In 2008, I was asked recently by Chris Thompson of the Alaska Daily News,
“When you visit a church, what do you look for?”
Chris makes unannounced visits to several area churches in Alaska and writing up is experience as a first time visitor at his Church Visits blog.
He launched his Church Visits blog to create a meaningful dialog and useful conversation for those seeking meaning in religious worship.
The key criterion for his reviews is:
- Is the church friendly and warm? Did I truly feel welcomed?
- Was the main teaching relevant to my personal walk and was it delivered effectively?
- Did the music merely entertain or did it deepen the worship experience?
My First Time Church Visitor Checklist
When I visit a church for the first time as a consultant, here are some things I look for:
- A church website — can I find the church? What does it tell me about the congregation? I don’t use a phone book anymore. If I can’t find the website, I try to call the church office to find out that information.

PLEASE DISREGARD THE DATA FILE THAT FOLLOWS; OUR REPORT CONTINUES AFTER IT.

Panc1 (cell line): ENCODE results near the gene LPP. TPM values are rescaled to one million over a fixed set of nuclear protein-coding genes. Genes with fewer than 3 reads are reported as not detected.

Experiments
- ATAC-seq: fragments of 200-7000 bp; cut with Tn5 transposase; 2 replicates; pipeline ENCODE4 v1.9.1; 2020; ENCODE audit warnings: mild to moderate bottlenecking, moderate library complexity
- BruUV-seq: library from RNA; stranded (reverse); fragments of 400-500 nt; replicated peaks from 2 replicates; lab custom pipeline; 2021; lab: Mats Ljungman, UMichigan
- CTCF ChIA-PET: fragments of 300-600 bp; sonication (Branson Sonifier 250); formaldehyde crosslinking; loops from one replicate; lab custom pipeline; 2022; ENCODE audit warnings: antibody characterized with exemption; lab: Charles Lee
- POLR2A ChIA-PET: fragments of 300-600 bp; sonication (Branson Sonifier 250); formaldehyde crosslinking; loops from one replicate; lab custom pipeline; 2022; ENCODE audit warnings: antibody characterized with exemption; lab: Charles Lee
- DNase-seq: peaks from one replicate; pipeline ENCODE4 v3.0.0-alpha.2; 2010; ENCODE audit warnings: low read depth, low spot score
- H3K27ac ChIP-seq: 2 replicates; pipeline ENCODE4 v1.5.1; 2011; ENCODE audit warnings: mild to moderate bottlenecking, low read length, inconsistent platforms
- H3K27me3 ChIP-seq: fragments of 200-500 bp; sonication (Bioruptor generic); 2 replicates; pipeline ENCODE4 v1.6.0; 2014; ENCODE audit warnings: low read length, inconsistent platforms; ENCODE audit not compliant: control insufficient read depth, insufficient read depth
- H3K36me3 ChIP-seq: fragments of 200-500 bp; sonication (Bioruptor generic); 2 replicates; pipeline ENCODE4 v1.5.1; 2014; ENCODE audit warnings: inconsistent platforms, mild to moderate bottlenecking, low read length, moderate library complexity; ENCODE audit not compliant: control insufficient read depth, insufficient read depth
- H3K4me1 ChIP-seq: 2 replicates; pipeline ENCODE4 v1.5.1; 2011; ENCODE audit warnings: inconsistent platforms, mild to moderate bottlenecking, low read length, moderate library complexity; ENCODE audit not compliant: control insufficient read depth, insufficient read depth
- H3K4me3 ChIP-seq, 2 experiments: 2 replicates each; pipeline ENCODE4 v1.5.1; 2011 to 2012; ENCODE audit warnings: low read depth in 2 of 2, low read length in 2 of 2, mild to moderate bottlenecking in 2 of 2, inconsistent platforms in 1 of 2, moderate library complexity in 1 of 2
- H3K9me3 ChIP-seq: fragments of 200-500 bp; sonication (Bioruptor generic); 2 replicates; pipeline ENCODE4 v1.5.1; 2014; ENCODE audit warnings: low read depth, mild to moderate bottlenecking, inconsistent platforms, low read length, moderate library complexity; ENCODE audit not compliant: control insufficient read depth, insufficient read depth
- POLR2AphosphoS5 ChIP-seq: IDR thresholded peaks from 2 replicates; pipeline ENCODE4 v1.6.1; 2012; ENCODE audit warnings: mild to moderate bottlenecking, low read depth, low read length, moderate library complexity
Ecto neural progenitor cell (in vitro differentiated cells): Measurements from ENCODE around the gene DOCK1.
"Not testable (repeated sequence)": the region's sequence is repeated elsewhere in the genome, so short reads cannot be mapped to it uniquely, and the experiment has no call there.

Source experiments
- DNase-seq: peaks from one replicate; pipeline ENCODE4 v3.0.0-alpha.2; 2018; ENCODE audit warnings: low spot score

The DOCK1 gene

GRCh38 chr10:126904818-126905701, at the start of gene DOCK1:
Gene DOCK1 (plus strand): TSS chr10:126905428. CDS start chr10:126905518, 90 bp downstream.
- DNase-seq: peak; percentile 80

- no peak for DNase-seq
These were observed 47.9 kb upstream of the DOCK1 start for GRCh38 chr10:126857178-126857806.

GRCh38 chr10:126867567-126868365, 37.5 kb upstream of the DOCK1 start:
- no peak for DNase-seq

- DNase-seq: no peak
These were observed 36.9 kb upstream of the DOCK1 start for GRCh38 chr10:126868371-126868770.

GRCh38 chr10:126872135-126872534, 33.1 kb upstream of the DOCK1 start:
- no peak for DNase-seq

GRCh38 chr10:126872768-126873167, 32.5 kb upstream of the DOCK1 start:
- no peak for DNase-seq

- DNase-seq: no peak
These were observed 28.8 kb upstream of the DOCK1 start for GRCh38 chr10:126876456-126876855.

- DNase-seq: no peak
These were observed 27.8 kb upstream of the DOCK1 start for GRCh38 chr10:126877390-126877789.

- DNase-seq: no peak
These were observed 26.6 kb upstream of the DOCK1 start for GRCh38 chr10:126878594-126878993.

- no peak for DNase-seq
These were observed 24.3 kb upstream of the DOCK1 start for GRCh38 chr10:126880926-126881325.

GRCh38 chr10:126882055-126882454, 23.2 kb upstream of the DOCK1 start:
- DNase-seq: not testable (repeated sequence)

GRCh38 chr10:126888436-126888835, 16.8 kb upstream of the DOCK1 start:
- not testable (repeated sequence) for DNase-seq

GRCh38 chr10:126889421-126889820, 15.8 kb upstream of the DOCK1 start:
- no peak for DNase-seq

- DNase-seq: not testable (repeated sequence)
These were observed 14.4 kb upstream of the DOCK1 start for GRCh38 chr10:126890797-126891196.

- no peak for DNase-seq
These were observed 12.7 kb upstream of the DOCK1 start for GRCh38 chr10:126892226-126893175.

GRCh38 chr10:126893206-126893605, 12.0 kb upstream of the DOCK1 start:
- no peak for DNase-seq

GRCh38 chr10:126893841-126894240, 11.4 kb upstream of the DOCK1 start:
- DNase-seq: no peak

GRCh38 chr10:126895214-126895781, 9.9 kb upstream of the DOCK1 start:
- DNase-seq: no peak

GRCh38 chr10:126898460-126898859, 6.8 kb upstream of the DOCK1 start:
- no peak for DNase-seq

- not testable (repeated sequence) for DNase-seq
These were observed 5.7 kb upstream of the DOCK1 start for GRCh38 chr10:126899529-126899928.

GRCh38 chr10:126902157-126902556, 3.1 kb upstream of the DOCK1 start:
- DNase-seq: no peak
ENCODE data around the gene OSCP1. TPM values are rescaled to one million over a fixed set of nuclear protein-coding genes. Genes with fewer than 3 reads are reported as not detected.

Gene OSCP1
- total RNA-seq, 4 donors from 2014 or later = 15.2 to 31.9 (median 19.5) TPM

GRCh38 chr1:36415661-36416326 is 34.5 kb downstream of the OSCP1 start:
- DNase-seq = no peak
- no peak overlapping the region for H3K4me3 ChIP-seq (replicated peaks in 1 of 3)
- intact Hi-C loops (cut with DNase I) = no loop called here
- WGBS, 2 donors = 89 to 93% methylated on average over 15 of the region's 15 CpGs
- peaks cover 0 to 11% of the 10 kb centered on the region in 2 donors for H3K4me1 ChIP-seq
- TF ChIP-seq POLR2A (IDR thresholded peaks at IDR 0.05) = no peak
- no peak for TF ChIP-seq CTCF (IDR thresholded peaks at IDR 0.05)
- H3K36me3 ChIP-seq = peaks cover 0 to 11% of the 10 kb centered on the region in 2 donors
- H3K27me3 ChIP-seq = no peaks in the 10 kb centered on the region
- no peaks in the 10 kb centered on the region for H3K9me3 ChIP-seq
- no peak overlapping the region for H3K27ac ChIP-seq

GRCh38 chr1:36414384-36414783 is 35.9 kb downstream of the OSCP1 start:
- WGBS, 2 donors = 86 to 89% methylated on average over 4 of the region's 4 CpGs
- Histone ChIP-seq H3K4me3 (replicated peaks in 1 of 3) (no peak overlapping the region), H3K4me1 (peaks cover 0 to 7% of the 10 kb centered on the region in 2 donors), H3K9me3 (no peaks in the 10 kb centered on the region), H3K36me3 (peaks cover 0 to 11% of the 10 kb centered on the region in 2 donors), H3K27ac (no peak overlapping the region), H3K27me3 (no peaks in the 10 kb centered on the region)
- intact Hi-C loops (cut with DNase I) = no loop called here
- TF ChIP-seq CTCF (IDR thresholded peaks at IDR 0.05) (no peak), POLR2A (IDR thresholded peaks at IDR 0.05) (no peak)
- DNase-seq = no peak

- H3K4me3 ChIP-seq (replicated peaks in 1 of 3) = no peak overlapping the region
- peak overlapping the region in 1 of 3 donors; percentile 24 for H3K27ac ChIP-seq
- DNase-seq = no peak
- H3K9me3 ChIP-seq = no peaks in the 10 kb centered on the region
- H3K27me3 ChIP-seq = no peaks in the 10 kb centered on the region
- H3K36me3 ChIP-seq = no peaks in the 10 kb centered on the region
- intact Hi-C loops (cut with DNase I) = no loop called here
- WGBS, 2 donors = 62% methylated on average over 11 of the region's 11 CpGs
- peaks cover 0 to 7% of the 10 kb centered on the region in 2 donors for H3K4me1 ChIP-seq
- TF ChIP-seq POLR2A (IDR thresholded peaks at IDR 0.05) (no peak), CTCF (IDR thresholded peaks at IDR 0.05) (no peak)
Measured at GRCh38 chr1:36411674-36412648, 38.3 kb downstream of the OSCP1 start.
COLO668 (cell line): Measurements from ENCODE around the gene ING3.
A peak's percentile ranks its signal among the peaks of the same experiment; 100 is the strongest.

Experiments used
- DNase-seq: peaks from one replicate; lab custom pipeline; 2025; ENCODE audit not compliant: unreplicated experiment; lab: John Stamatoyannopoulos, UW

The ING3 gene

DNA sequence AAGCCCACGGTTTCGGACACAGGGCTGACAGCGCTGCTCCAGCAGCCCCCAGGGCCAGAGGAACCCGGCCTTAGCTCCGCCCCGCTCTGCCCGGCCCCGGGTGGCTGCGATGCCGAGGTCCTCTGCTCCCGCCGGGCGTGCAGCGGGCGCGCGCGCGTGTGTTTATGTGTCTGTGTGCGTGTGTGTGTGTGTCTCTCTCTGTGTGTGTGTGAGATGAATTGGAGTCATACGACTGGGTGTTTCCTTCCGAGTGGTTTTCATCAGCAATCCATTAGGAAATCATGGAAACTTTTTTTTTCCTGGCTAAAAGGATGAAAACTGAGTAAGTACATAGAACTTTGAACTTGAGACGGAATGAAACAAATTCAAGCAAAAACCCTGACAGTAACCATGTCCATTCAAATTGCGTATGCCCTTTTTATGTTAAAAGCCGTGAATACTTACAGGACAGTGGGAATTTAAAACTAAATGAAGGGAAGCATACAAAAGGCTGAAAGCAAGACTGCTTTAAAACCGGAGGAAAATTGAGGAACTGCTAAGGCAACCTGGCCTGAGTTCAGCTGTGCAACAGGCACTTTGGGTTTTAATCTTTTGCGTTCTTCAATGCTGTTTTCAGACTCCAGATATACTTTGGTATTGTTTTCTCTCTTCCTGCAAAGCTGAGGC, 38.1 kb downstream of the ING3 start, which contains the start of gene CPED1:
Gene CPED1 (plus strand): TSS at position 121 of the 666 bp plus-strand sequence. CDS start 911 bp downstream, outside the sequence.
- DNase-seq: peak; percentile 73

- “Guest Parking” stalls near the front entrance.
- Landscaping and physical appearance of the building.
- I observe and pay attention to wheelchair accessibility issues.
- If it is an evening service, is there adequate lighting in the parking lot and entrances?
- Greeters at the door — eye contact and near entrance, or are they just holding the door open in a boring job?
- Directional Signs — can I find what I want without feeling stupid asking for directions?
- Greeting at the sanctuary entrance, friendliness of ushers.
- Do ushers guide me to my seat or make me fend for myself?
- Interactions with members — do they engage me in conversation at any point?
- Pulpit Greeting – someone greeting visitors from the front.
- Quality issues from bulletin, sound, smells, lighting, and cleanliness.
- Quality and strength of sermon (as it’s still the central feature).
- I visit the coffee reception after the service to see who engages me in conversation.
I do not take any initiative to greet, but wait to be greeted.
This is a matter of personal choice.
But I also suspect that many first time church visitors are not so easily outgoing that they will initiate conversations themselves.
Let me ask you this?
What do you look for when you visit a church for the first time?